Wednesday, October 1, 2014
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Rodney Dale Firefighter Yes
Rodney Dale
My name is Rodney Dale, and I was born and raised in Elkhart. Although it’s a small city, I truly love it here.

I work for the Elkhart Fire Department and have since 1996. My current position is Division Chief, which puts me in charge of all purchasing and training. My wife, Tanisha, and I met when we were 15 years old and had a son by the time we were 17. He is a college graduate now living in Chicago and teaching 3rd grade. We also have a 14-year-old daughter.

Writing has been my passion since I was a little boy, and I believe it will be until the day I die. My mom died of cancer when I was 9 years old and my dad had some issues at the time, so I was raised by my grandmother. The experiences I had growing up, being around diverse crowds and mentoring boys are the sources of most things I will write about. During my free time, I attend my daughter’s athletic activities, coach at the Tolson Center, mentor in local elementary schools, do lots of yard work and spend time with my beautiful wife.



If we’re being honest, prejudice and racism are in us all

Prejudice and racism are still problems in this country, whether we want to believe it or not. However, we can each challenge ourselves to recognize the issue and do something positive to change it. 


Posted on Aug. 5, 2014 at 4:09 p.m.

By definition, prejudice is a “preconceived opinion that is not based on reason or actual experience” or a “dislike, hostility or unjust behavior formed on such a basis.” Racism is defined, in part, as “the belief that all members of each race possess characteristics or abilities specific to that race, especially so as to distinguish it as inferior or superior to another race or races.” 

Rodney Dale is a firefighter for the Elkhart Fire Department and is a native of the town. In his community blog for The Elkhart Truth, Dale will share his musings on issues affecting the community.

I think that if we look at those two definitions and are being honest, everybody has practiced or is practicing what’s described. But when these issues are brought up, that “deer in the headlights” look appears on our faces as if we are surprised and confused that this is a problem America.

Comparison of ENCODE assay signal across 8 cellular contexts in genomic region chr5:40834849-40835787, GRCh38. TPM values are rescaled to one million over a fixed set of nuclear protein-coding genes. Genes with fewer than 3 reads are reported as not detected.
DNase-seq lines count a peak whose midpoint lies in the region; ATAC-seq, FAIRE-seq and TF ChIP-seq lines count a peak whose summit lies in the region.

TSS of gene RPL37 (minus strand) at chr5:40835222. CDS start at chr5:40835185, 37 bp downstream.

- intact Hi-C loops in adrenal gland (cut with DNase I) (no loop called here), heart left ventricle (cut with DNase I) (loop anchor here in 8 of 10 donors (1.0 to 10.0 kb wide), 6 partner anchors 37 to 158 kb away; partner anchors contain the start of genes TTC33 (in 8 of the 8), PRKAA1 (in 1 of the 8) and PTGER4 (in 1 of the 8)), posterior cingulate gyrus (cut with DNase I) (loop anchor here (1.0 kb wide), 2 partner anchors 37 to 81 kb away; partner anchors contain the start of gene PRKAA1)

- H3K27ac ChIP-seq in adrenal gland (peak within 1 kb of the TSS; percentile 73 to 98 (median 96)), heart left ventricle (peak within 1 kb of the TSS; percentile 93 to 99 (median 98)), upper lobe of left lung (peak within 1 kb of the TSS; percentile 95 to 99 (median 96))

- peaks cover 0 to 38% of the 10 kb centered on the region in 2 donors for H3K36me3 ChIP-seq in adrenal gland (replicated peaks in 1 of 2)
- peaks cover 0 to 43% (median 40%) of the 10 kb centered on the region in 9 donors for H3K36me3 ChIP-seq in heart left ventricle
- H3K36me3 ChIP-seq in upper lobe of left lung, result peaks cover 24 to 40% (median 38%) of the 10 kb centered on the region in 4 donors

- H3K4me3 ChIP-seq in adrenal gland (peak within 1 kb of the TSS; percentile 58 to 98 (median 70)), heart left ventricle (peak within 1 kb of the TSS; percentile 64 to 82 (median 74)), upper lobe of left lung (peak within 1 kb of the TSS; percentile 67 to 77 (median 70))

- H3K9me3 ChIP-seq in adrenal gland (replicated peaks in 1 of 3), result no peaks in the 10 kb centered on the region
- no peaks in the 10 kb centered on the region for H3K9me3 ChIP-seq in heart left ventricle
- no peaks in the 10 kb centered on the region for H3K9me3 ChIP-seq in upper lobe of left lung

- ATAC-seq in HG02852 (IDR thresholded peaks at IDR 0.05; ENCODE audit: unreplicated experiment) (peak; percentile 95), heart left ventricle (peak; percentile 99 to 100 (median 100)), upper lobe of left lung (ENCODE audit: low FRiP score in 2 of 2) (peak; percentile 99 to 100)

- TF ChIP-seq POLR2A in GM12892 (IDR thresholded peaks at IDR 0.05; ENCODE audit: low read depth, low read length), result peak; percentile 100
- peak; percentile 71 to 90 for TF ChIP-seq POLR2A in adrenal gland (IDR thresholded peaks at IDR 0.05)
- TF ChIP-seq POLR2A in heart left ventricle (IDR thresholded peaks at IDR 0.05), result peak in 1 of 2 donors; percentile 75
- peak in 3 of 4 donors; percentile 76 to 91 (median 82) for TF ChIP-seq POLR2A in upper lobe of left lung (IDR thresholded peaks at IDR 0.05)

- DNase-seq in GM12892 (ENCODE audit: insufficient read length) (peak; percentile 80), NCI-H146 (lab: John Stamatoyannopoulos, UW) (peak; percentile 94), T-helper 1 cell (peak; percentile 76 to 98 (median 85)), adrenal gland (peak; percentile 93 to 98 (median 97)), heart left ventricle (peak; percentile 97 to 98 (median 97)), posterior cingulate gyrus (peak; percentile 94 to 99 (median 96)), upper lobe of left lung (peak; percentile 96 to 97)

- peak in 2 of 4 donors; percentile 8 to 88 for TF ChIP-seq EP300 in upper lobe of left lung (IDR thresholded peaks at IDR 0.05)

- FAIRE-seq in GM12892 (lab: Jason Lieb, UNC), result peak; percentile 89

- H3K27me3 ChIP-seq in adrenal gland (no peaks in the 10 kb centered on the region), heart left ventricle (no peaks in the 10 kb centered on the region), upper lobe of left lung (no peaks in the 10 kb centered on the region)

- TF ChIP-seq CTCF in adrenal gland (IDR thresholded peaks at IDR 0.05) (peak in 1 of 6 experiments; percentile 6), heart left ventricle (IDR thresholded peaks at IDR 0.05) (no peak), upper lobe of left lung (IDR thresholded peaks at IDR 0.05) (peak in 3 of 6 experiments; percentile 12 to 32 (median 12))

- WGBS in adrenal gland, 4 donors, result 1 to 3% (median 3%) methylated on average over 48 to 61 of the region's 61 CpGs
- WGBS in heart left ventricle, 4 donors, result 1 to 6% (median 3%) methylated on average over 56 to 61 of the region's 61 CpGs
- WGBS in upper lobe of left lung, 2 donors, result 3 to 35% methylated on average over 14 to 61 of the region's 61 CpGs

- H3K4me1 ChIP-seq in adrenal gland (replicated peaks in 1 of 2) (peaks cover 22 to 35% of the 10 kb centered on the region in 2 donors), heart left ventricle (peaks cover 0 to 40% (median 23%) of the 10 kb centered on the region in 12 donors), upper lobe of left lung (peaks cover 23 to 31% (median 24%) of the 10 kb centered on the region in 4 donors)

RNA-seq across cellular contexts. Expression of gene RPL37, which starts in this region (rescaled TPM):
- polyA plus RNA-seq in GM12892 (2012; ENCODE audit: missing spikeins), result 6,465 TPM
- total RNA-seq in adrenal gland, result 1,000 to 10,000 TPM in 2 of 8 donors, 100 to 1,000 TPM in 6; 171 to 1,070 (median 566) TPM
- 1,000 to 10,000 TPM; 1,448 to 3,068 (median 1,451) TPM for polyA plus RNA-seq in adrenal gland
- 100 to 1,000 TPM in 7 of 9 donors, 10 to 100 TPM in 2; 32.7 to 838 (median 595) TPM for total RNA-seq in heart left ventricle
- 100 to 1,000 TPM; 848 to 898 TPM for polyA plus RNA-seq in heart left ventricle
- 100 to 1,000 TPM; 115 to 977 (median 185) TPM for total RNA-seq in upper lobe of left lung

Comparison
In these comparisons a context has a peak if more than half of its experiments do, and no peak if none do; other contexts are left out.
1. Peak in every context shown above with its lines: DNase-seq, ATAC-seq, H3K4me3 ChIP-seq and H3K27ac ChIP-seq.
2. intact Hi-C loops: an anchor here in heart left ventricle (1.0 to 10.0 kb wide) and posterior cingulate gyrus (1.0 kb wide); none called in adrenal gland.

Whether it’s an African-American man assuming all elderly white men hate him; a white person assuming all African-Americans are academically slow or violent; someone assuming a Latino person is here illegally; or someone assuming people of other races are out to get him, it’s clear prejudice and racism are both still alive and well here. In a lot of cases it might be a subconscious thing, but I believe that how we perceive a person before we communicate with him or her will affect how well or poorly that communication goes.

Let’s challenge ourselves this week to openly admit the racial issues we all have and do something out of the ordinary to help eliminate them. Don’t be fearful if an African-American man with sagging jeans walks by – in fact, say a polite hello and smile. If you see an older white man, don’t immediately think he doesn’t like you – instead, ask him how his day is going and spark up a conversation. Employers, if you know your workplace isn’t ethnically diverse, hire someone you normally wouldn’t because of their race, open your arms and make sure he or she feels welcome.

Each individual should fight his or her own prejudices and give everybody an equal chance to do well, mess up and make amends. Life is too short for hate – and you might be missing out on a wonderful new friendship.

Would you like to become a community blogger for The Elkhart Truth? Get in touch with community manager Ann Elise Taylor at ataylor@elkharttruth.com.




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